Manage currency risk: opt for global funds to offset losses


With the rupiah depreciating more than 7% against the dollar since January and set to fall further – it broke the 80 mark for the first time last Tuesday – investors should make a tactical decision to rise or reduce exposure to certain sectors and stocks and place part of their portfolio in global markets to offset the effects of the currency decline.

Most currencies depreciated against the dollar due to aggressive rate hikes and quantitative tightening by the US Federal Reserve. At home, the Reserve Bank of India supported the currency by selling dollars from its reserves. In fact, the Fed’s sole objective is to control CPI inflation, which stands at 9.10%, its highest level in four decades.

Global Diversification
Rupee depreciation is eroding the value of Indian equity investments as foreign institutional investors (IFIs) leave Indian stock markets for relatively safer US government bonds. Archit Gupta, founder and CEO of Clear, a SaaS fintech company, says investors can diversify their stock portfolio by investing in global funds through Indian mutual funds. “International funds have a low correlation with Indian stock markets. They don’t move in the same way as Indian stock markets, which reduces volatility in your portfolio,” he says.

Within international funds, there are thematic funds which have a thematic investment strategy. Then there are country-specific international funds that focus on a specific country or region, such as the United States or Asian markets. An investor can redeem the investment in an international fund in rupees when he needs money. In addition, the depreciation of the rupee against the US dollar will improve the returns of international funds.

Raj Khosla, founder and managing director of, says global diversification is a good idea, but don’t overdo it. “Keep only about 10% of your portfolio in international equities. Also, given the complexity of tax compliance of foreign assets, it is best to take this global exposure through international funds and ETFs launched by Indian fund companies,” he said.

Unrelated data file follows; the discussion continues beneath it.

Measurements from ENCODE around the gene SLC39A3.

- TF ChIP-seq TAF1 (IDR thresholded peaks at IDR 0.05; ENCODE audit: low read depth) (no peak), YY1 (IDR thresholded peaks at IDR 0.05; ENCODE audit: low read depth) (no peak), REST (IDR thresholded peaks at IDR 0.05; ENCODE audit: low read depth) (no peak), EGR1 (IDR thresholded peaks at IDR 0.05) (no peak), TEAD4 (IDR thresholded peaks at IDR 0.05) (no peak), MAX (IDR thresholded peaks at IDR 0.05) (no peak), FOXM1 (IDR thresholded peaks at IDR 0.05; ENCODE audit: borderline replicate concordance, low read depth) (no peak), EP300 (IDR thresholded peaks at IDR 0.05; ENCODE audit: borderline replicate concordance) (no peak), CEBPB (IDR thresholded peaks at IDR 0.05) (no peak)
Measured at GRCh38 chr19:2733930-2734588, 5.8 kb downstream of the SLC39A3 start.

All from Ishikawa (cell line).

Ideally, an investor should diversify their stock portfolio with international funds if they expect to incur US dollar expenses in the future. “For example, suppose you were considering sending your children to the United States for higher education, you might consider international funds. As these mutual funds invest in foreign currency-denominated stocks listed on overseas exchanges, they serve as a hedge against the depreciation of the rupiah for Indian investors,” says Gupta.

Over the past decade, investors have begun to diversify by investing in global markets, which has hedged them against currency risk. “If one is looking for diversification to protect against a depreciating currency, it is not only important to diversify in terms of geography but also asset class,” says Vijay Singhania, president of TradeSmart, a discount brokerage.

As the value of the rupee depreciates further, the value of an investor’s Indian stock portfolio also decreases as all investments are made in rupees. Therefore, if one invests in the dollar, the value of his investment increases. Raj Gandhi, co-founder of DollarBull, a digital fintech platform, says that while the wallet remains static, investments increase when the US dollar rises. “As a result, rebalancing the portfolio and allocating some of it to investing in US dollars will yield a better return than investing in Indian rupees, at least to help achieve global targets,” he says.

Adjust domestic investments
An investor can take a tactical call to increase or decrease exposure to certain sectors and stocks. “In the coming months, export-oriented sectors and companies will obviously benefit from the rise in the dollar. Buy the best companies in computer services, pharmaceuticals, specialty chemicals. On the other hand, import-dependent sectors and stocks will face tough weather conditions. Paints, consumer durables and electronics could see their bottom lines erode,” Khosla says.

For bond investors, most rate increases are priced into the bond market. Murthy Nagarajan, head of fixed income, Tata Mutual Fund, says investors with a time horizon of one year and longer can consider short-term bond funds. “Investors with a one-month time horizon can invest in very short-term bond funds, one to two months in money market funds, three months in short-duration funds, six months in floating rate funds” , he said.

Protect your bets

Falling rupee erodes value of Indian equity funds as FIIs leave Indian stock markets for US government bonds
Exporting sectors and companies will benefit from the rise of the dollar
Allocating part of your portfolio to investing in US dollars will yield a better return than investing in Indian rupees
For bond investors, most rate hikes are priced into the bond market


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